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The natural world. Looking pretty for 3.5b years.

Europa Bound

Europa Bound

Author: Hugh Bollinger/Tuesday, February 3, 2015/Categories: natural history, space science, environment, adventure

Europa Clipper concept (credit: JPL/CalTech)

One of the most intriguing places in the solar system is the ice-covered moon of Jupiter, Europa. Tantalizing photographs captured by the Galileo spacecraft suggest an entire global ocean exists under its.cracked shell of water ice. A robotic mission to Europa has now been budgeted to design a spacecraft that would use various sensors and probes to create detailed maps of the moon's surface and interior.

The Jet Propulsion Lab at CalTech has had a design for a Europa probe on its drawing boards for some time. Called the  Europa Clipper , the spacecraft would go into orbit around Jupiter, not Europa, after a 3-year voyage and use the planet's gravity to swing by the moon 45 times getting as close as 16 miles above its surface.

                Europa global surface and close-up (photo credits: Galileo Mission   and JPL/CalTech)

While the spacecraft's design it not set, it would carry a diversity of instruments to investigate the icy moon. Radar would penetrate the ice to determine its thickness, a spectrograph could determine the chemistry of surface materials exuded from below, while efforts to measure salts in any ocean would inform the existence of a magnetic field around the moon. There are even hints of a geyser field spewing forth from the south pole that could finally be proven. A lander might even be envisioned to set down on the moon's surface for test further for the potential of life to have evolved there.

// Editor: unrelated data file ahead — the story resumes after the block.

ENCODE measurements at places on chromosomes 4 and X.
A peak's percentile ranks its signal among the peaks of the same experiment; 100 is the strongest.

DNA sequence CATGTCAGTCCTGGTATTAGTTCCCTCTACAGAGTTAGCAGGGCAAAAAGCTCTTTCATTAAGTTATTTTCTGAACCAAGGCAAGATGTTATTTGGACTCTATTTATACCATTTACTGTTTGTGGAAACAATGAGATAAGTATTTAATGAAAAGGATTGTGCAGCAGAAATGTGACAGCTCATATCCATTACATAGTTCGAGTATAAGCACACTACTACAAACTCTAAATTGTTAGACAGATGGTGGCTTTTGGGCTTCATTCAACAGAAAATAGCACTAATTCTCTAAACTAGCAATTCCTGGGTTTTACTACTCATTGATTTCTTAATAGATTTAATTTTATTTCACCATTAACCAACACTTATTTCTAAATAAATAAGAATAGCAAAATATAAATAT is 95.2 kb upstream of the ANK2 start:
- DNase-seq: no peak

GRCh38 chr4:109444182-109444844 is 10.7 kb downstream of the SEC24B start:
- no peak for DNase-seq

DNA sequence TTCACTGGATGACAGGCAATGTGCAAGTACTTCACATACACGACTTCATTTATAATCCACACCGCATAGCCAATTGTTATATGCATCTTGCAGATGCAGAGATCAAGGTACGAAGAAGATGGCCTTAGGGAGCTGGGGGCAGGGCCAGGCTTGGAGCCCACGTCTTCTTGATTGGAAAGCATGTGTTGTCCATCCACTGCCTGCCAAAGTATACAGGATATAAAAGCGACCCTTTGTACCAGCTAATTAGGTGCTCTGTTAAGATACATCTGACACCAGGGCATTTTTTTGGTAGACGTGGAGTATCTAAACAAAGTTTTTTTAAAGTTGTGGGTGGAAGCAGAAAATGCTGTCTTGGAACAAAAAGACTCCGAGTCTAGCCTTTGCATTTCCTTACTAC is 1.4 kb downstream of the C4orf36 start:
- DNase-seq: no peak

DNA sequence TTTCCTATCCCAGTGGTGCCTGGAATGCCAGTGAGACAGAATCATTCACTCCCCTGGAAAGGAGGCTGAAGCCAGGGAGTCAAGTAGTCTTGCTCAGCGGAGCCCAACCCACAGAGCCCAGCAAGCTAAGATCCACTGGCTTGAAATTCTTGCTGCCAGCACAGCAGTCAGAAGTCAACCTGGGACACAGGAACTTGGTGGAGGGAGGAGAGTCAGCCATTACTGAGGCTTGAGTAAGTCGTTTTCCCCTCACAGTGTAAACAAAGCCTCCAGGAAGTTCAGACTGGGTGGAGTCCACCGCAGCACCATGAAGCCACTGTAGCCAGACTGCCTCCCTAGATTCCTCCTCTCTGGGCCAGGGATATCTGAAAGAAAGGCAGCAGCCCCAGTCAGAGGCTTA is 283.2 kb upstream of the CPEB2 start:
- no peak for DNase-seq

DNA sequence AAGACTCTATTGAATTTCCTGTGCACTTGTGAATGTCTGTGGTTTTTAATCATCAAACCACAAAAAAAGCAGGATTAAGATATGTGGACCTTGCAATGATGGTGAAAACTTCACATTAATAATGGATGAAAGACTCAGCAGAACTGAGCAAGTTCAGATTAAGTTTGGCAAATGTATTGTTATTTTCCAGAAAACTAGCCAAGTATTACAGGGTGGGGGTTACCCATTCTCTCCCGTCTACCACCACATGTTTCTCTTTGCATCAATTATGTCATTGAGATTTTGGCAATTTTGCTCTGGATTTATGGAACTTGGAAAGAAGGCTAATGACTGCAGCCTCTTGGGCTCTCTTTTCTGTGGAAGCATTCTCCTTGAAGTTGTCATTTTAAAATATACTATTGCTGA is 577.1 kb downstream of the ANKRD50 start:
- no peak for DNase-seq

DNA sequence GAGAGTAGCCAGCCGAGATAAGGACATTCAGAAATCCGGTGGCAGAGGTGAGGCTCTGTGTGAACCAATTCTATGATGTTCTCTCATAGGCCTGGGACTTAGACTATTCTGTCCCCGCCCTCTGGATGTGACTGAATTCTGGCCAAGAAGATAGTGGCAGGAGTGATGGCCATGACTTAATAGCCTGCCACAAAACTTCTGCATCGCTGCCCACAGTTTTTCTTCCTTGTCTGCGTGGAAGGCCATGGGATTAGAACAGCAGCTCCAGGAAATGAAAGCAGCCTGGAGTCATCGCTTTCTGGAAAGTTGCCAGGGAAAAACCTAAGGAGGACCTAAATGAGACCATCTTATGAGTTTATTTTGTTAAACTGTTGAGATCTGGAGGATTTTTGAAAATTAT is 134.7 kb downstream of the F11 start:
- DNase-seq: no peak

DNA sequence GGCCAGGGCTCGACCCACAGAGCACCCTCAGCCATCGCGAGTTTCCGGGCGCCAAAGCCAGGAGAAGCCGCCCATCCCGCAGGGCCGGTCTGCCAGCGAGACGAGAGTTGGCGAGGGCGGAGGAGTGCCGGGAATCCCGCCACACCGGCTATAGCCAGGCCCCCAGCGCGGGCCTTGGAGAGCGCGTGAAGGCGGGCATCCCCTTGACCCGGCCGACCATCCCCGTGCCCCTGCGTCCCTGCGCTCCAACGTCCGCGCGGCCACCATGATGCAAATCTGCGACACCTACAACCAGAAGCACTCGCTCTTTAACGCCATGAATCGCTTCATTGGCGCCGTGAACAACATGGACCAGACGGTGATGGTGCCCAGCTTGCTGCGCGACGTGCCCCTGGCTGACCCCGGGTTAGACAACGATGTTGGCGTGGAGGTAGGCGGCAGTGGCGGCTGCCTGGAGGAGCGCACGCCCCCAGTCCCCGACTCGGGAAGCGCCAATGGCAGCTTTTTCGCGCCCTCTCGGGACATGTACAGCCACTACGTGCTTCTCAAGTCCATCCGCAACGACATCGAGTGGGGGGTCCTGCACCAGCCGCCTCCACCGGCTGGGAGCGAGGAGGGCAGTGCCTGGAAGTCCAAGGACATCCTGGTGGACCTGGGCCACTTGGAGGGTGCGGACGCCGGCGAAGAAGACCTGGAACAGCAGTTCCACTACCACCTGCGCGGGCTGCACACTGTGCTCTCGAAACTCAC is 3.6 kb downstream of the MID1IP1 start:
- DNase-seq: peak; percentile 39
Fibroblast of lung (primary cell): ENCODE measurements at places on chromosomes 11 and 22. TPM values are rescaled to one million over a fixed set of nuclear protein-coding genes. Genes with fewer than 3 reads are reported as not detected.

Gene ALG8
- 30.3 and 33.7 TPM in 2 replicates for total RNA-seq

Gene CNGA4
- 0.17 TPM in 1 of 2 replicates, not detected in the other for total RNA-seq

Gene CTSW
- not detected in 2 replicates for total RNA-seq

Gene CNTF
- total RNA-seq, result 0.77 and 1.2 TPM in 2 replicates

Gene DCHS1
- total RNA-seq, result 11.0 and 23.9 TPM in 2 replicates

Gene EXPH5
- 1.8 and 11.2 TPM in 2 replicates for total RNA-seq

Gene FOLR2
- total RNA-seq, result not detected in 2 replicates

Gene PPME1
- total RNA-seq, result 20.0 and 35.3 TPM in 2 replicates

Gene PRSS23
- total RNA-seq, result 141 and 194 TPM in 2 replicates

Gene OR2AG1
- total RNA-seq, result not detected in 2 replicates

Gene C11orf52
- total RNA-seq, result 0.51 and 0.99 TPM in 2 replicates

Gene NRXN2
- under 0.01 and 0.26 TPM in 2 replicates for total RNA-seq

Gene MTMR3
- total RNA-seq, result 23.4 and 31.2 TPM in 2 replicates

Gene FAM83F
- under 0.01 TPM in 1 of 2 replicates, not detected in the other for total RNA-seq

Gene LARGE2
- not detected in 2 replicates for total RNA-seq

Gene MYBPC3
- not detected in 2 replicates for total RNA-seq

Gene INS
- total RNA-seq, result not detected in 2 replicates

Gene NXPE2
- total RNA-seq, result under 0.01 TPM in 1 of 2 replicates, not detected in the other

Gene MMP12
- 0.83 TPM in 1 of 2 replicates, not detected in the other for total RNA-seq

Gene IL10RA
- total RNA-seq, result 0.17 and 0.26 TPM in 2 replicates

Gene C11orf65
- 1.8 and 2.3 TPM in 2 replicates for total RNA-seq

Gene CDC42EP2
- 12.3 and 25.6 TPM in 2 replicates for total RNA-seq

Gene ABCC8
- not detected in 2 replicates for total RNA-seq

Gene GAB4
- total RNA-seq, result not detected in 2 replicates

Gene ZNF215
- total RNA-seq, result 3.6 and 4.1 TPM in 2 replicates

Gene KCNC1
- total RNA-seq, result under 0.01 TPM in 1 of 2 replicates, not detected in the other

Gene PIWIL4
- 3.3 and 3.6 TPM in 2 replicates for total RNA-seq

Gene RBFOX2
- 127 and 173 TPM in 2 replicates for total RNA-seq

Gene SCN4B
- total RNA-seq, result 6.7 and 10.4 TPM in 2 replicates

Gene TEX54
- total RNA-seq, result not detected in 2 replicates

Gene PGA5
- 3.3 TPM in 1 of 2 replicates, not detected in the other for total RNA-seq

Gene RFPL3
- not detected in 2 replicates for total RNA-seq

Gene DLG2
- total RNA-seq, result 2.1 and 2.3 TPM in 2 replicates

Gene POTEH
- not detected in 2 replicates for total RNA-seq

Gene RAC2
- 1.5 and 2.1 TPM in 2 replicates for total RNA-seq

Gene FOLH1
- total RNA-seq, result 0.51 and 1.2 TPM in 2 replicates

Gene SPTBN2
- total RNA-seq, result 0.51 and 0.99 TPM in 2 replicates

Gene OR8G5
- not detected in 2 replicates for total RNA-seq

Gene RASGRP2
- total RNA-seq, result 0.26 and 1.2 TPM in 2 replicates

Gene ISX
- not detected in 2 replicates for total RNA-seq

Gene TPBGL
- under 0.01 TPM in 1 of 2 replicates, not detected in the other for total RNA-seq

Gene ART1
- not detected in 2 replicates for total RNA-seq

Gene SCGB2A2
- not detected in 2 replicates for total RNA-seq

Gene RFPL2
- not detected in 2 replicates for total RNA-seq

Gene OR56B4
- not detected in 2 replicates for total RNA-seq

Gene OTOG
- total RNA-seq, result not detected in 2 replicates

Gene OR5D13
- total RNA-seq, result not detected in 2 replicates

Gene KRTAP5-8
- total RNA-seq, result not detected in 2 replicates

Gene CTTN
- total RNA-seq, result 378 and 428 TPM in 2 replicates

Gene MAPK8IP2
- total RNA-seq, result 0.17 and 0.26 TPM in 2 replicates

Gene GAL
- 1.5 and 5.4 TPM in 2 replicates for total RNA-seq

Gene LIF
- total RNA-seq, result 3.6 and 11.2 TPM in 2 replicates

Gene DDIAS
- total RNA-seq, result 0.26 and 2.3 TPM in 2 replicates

A group of futurist thinkers has reproduced an hour-long Europa presentation at JPL that shows what the excitement of the awaiting adventure is all about:

We're bound for Europa!


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